You may have seen my first post of this nature a few weeks ago addressing the elephant in the writer’s room about the nagging feeling of dissatisfaction about the previous day’s efforts. This post will take the same format as the last, where my answer is written in direct response to the original questioner, but, as always, I hope it can help one of my fellow writers who may have the same question at heart.
Question: You talked about the prologue and the promise. I am a discovery writer by the way, but sometimes I like to walk outside while listening to epic music to get inspired. The thing is that I don´t really feel comfortable doing a prologue because that could spoil a little bit the story. However, I am concerned about the readers. If I don´t make a prologue and I start with chapter one… well, of course, it will not be that interesting as the magical battle or evil growing on the prologue.
So what should I do? Spoil a little bit? Or just start showing my character from 0. I’ve had this dilemma for a while. I can assure you, Mr. Sanderson, that my story is going to be epic and different from the conventional. Just mindblowing. Transcendental. It will have a lot of scaling so I have to start from 0. But how can I lure my readers on the first pages without spoilers? (Question from A. Martinez)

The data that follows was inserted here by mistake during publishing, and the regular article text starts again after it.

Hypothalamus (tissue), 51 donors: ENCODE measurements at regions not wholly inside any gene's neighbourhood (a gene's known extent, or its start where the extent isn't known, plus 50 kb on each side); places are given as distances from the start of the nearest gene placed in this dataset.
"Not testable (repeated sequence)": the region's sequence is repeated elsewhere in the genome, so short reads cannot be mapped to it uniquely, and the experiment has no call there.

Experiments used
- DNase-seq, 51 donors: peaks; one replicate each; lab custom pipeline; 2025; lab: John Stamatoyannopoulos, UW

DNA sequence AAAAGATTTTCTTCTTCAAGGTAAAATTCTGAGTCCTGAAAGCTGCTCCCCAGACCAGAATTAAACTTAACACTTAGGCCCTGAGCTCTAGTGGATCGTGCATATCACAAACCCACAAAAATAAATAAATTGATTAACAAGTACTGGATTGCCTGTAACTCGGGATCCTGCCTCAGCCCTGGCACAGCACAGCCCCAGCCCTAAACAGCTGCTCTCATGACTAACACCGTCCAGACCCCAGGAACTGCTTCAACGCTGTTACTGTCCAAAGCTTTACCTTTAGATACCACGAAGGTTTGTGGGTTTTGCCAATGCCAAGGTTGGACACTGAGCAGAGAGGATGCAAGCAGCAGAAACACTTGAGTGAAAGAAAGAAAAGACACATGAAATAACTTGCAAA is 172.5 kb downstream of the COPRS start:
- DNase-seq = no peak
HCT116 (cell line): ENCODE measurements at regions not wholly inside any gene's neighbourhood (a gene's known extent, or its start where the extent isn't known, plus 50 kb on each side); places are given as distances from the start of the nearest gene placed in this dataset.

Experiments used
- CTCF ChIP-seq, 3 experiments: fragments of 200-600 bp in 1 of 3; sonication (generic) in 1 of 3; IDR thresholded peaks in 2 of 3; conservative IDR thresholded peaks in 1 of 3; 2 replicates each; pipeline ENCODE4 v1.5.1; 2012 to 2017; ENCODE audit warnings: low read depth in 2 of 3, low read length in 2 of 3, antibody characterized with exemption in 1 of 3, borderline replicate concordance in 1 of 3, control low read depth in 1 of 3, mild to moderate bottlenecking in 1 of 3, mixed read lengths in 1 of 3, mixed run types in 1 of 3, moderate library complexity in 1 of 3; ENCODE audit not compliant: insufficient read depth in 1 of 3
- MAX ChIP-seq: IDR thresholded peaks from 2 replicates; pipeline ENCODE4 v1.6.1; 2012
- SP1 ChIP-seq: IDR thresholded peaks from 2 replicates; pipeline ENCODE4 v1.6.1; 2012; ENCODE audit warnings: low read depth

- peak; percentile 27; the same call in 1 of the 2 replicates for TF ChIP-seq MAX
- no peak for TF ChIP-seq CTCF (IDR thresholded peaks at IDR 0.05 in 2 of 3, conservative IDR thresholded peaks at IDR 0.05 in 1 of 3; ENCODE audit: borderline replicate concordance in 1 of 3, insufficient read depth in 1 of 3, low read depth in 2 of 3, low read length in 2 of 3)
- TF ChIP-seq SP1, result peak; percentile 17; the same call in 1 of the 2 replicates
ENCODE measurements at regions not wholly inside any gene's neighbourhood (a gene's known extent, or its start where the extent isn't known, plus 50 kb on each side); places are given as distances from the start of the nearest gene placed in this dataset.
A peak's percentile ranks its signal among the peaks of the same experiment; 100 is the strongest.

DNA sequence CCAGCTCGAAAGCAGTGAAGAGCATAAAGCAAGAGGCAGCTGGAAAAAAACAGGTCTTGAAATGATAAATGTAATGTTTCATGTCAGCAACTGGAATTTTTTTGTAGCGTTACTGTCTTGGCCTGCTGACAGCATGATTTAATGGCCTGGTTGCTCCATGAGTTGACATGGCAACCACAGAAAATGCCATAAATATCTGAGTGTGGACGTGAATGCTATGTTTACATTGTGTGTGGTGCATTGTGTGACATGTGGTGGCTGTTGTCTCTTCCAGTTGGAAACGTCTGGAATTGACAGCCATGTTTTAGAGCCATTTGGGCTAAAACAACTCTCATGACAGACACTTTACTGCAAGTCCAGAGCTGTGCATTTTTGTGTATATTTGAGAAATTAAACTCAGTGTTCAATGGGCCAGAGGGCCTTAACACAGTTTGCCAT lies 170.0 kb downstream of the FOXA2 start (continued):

Well, I’m proud to have been able to chat with you before you make it big! I like how you talk and how you think. Stay confident, but also to be willing to listen to feedback and criticism. If you want to become the great writer you dream of being, you do so (in my experience) by listening.
As for prologues, I should say that you certainly do not need them. In fact, many authors use them as a crutch. It is perfectly acceptable (even recommended by some editors I know) to skip the prologue and go right into your story. (Though it’s not something I often do myself, so perhaps this is a “do as I say, not as I do” sort of situation.)
The important part is not what you call your opening, but in making certain your opening is making the right kinds of promises. You say you want to start at zero and ramp up–that’s great, and you can totally do that. But try to devise an opening to your story that is engaging, and gives foreshadowing of the type of story you want to tell. Figure out how to start small, but make big promises. Some stories do this with a prologue. But other stories start with the protagonist trying something bold and beyond their skill, to show that they are challenging themselves–and this can be something as simple as running a foot race, or boldly speaking when others remain silent. It doesn’t have to actually include something epic to imply epic turns are coming.
Best of luck to you! I suggest just starting where it makes the most sense, then writing your story. Once you are done, you can look back at that opening and see if there are revisions you could make to better align it with the story you ended up wanting to tell.